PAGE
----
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The Wyoming Game and Fish Department is proposing changes to elk tags for out-of-state hunters

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The Wyoming Game and Fish Department is proposing changes to out-of-state hunting licenses forelk that could come into effect in 2024. This comes as the state’s elk population is rising with some herds overpopulated and officials seeking ways to thin them out.

“This is a proposal that was forwarded from thetask force earlier this year and in July, the Commission at their meeting in Evanston asked the Department to take a look at the task force recommendation to remove the quota or the cap on nonresident licenses, and to look for ways to regionalize that, I guess, opportunity for nonresidents by a geographic area,” said Doug Brimeyer, Deputy Chief of Wildlife with the Wyoming Game and Fish Department.

The task force was convened by Gov. Mark Gordon to study top-priority wildlife policy issues facing the state related to the allocation of hunting licenses, access to hunting areas, in addition to other issues. Currently the state has a statewide cap on how many licenses are issued on the first drawing for nonresidents. That number currently is 7,250.

“This proposal from the taskforce is to remove the 7,250 and look for ways to draw geographic areas in the state for nonresidents to participate in an elk hunt similar to what we do with mule deer management around the state,” Brimeyer said.

He said it’s similar to what the department is currently doing for deer.

“What that does is allows us to set a regional quota for nonresidents to participate in a hunt in that geographic area, he said.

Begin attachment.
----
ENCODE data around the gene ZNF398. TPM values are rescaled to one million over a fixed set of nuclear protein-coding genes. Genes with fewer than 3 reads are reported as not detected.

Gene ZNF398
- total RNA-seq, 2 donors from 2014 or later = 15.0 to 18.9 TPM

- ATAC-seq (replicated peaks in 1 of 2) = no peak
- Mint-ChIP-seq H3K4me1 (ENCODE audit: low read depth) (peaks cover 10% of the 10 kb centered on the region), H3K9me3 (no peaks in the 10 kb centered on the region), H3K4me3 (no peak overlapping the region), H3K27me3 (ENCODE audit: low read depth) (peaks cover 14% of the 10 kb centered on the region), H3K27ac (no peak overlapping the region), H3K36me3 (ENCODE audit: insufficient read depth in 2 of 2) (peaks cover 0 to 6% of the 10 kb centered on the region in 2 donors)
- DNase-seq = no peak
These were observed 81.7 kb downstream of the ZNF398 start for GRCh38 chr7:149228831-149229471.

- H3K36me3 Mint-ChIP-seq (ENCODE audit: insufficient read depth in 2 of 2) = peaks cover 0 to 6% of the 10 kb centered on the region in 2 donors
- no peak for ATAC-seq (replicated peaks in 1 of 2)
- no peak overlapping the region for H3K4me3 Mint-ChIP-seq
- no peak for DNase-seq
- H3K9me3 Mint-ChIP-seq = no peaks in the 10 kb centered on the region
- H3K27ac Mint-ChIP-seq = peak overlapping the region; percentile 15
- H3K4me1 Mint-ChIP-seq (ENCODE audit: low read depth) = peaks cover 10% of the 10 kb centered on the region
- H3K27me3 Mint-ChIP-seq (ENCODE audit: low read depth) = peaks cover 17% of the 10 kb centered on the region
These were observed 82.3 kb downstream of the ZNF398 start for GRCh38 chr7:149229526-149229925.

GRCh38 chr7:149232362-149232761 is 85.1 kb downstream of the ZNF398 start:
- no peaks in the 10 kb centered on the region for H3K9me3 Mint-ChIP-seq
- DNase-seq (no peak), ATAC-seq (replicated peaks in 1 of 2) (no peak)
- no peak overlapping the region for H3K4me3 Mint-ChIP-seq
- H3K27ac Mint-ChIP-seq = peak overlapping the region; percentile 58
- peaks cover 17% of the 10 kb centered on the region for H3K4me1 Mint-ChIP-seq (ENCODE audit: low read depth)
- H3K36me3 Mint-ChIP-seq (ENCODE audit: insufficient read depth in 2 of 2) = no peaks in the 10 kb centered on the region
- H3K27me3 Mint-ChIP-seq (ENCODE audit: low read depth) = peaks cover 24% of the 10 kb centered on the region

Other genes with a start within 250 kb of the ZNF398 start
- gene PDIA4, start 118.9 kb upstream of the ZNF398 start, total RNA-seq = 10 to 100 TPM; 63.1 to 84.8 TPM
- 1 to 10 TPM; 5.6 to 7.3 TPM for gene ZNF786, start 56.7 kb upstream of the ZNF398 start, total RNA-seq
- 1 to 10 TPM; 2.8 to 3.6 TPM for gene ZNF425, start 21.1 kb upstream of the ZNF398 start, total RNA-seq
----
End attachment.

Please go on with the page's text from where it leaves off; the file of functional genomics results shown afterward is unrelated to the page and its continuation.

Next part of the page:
This process would draw tags for a certain region and then move to other regions once tags are allocated. Brimeyer added that having a drawing for non-residents would also be beneficial to resident hunters in that it would reduce competition for elk in various regions.

The current elk tag allocation goes back to the 1980s and 90s. At one point in the 1970s, elk tags were allocated on a first-come, first-served basis. This was later capped to 12 percent and eventually 16 percent, which is where it’s currently set for non-resident licenses, he explained.

Brimeyer explained that each county in the state has elk herds that vary in size but that the eastern part of the state hosts larger populations than those in other regions. The number of elk in Wyoming has nearly doubled from approximately 65,000 in 1980 to just around 117,000 in 2021. There are currently 35 elk herds statewide with the largest being the Jackson herd. Population figures for each are reevaluated every five years to determine whether herd sizes are appropriate. Natural predation, such as from bears, isn’t sufficient to control elk populations, which can do well in different kinds of environments.

Elk hunting season dates vary, though it most often runs from mid-August for the earliest of the season until the end of January for the latest

The proposal will again be discussed at another meeting next month.

Hugh Cook is Wyoming Public Radio's Northeast Reporter, based in Gillette. A fourth-generation Northeast Wyoming native, Hugh joined Wyoming Public Media in October 2021 after studying and working abroad and in Washington, D.C. for the late Senator Mike Enzi.
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